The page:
Assessing if that would have happened is hard and counterfactual as a historical question. As the fall of Moscow didn’t happen we can only speculate as to what might have followed it and here we diverge from what we can safely call “history.” What we can say with some certainty is that the Soviet government had communicated and committed to a policy of scorched-earth retreat. The movement of productive capacity beyond the Urals and the willingness to evacuate ahead of the advancing Germans formed the core of the Soviet commitment to long-term resistance to German occupation and would likely have provided some basis for an ongoing resistance.

Yes, Moscow was an important rail and telecommunications hub. Without it Soviet industry would have been severely hampered but as this map of World War II era Soviet rail lines shows, alternative routing around Moscow, while challenging, was not out of the question.

So would capturing Moscow have knocked the Soviets out of the war? Probably not. The Soviet government itself did not seem to regard it as a tipping point and while it’s difficult to work out what civil unrest the fall of Moscow might have created elsewhere in the USSR, the Soviet government in 1942 was certainly on more stable ground than the Russian government in 1917.

Recommended Reading

Stalin In Power

The Origins of Major War


  1. Note that I am not saying that Japan ceased to be a place at the end of WW2. Rather I am suggesting that the institution of government which ruled Japan in 1944 effectively ceased to exist as a precondition to the close of hostilities. Just as the close of WW2 in Europe involved the systemic purge of the Nazi regime, the close in the Pacific purged the Japanese military clique. In so doing the political entity that controlled Japan prior to surrender was effectively killed – its power broken and turned over to its occupier.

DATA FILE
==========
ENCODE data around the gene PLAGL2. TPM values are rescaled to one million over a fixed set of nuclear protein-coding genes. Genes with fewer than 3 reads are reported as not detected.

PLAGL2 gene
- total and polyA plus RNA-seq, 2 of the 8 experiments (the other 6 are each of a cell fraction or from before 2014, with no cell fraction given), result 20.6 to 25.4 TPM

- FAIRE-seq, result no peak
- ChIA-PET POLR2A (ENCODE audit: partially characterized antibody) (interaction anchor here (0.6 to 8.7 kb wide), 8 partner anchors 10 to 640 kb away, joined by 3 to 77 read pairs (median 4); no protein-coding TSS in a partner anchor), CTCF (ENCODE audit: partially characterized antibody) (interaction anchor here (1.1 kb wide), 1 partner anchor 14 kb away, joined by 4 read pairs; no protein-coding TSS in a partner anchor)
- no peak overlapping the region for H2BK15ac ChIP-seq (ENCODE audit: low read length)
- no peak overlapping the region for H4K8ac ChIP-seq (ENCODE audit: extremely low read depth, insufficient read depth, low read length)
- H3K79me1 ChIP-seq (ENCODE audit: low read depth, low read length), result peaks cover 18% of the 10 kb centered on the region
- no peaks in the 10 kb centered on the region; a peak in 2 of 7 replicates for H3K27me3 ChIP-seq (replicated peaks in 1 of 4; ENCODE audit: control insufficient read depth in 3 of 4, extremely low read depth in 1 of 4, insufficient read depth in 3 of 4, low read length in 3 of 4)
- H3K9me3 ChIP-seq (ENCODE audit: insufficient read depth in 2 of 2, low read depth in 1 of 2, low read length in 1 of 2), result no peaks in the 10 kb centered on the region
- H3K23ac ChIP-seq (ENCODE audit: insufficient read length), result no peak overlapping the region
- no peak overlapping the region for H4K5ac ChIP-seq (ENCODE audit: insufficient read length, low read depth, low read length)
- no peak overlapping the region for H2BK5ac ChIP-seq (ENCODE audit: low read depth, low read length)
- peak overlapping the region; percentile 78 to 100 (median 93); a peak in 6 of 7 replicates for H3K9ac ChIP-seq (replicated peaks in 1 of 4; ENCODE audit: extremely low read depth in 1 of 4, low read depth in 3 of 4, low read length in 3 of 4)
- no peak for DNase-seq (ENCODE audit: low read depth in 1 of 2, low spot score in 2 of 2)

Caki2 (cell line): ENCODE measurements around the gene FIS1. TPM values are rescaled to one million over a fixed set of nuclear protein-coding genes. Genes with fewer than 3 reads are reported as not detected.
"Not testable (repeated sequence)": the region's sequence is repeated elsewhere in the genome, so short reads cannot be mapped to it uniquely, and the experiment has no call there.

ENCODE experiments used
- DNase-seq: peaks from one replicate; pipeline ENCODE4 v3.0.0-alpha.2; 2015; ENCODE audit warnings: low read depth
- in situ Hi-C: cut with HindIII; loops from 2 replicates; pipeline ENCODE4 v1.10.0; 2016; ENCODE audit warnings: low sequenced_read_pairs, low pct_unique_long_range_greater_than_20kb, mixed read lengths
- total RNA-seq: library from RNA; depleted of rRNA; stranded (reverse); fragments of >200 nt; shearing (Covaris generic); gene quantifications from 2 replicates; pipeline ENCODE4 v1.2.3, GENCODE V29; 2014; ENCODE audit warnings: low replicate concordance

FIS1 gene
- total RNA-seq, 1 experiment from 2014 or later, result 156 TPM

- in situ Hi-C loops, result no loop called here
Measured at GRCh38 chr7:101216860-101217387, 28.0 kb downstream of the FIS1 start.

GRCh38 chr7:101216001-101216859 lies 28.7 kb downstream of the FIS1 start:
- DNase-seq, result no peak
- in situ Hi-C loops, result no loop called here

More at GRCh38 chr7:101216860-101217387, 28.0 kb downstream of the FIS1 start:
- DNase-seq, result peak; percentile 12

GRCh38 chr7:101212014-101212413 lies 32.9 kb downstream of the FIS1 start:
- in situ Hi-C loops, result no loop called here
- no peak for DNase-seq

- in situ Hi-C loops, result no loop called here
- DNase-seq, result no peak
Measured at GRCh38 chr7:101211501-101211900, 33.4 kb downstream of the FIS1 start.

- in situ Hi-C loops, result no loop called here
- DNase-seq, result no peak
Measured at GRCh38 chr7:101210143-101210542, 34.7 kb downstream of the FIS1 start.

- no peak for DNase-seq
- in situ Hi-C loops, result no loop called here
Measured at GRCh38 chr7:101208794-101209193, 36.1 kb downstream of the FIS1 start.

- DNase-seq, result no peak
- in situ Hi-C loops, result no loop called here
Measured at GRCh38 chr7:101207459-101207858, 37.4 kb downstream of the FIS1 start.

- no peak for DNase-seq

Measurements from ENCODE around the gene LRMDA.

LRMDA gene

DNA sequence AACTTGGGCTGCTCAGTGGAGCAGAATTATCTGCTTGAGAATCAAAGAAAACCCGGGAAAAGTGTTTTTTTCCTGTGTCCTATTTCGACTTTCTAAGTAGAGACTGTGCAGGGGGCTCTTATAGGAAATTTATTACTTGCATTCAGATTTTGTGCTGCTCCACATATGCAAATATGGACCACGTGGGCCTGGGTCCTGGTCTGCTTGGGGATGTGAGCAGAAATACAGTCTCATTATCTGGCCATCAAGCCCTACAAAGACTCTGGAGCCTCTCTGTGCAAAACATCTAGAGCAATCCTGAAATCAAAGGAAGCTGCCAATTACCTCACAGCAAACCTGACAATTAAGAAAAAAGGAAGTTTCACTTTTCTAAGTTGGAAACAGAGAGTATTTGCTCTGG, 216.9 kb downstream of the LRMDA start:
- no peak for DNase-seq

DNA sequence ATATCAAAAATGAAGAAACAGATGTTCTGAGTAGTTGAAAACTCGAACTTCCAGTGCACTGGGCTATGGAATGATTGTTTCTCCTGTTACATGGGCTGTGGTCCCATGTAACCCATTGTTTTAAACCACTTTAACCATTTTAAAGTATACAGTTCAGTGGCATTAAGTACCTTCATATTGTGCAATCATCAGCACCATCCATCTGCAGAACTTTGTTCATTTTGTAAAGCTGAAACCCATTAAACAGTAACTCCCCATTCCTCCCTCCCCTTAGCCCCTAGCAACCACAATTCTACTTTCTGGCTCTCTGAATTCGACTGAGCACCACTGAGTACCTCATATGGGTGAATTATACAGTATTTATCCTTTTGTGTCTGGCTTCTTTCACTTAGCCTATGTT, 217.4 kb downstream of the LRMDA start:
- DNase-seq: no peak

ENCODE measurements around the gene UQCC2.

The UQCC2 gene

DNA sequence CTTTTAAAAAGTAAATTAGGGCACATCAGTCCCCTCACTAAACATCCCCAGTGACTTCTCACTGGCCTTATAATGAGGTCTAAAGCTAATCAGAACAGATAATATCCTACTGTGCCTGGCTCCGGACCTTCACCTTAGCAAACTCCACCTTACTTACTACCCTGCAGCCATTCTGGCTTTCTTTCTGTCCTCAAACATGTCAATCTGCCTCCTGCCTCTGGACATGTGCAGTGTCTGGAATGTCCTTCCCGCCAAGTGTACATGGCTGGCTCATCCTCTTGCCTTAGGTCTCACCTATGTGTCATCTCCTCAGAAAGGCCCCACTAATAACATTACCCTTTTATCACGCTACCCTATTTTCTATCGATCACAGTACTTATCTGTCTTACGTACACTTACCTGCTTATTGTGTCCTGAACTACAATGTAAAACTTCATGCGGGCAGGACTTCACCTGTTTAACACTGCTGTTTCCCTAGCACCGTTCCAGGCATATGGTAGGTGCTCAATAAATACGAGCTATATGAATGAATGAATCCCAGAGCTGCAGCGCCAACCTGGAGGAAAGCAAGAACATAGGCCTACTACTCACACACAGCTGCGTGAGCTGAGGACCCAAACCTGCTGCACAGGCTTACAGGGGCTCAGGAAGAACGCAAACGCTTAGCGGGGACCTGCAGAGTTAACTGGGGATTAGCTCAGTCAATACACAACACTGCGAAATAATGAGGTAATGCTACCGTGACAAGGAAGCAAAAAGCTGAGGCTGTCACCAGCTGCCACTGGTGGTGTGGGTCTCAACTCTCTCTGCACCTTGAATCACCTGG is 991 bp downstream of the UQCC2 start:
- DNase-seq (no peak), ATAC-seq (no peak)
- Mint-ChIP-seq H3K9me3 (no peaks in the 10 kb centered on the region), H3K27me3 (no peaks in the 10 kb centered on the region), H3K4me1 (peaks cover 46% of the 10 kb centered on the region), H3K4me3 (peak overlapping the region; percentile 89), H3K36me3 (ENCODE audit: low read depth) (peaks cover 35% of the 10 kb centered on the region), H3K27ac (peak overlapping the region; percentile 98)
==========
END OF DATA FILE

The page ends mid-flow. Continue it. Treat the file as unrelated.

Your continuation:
2. Likewise the end of WW1 in the East came with the effective destruction of the Tsarist regime. While the USSR shared similar borders and a similar population to the Russian Empire that had come before it, politically it was a different institution. The necessary collapse of the Russian Empire came, not as a precondition for peace from Germany, but as a consequence of the Tsar’s commitment to the conflict: the people reached their breaking point before the government and overthrew the government as a result.

Edits: Since someone gilded me I felt like I should clean up the prose here and address the rail line question that everyone seems to be asking. I hope this makes things clearer.

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Robert C. Tucker

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W W Norton & Co Inc

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Stalin in Power: The Revolution from Above, 1928-1941

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How critical was the capture of Moscow during WWII? Were the Germans really 1 mile away from essentially destroying the Soviet Union?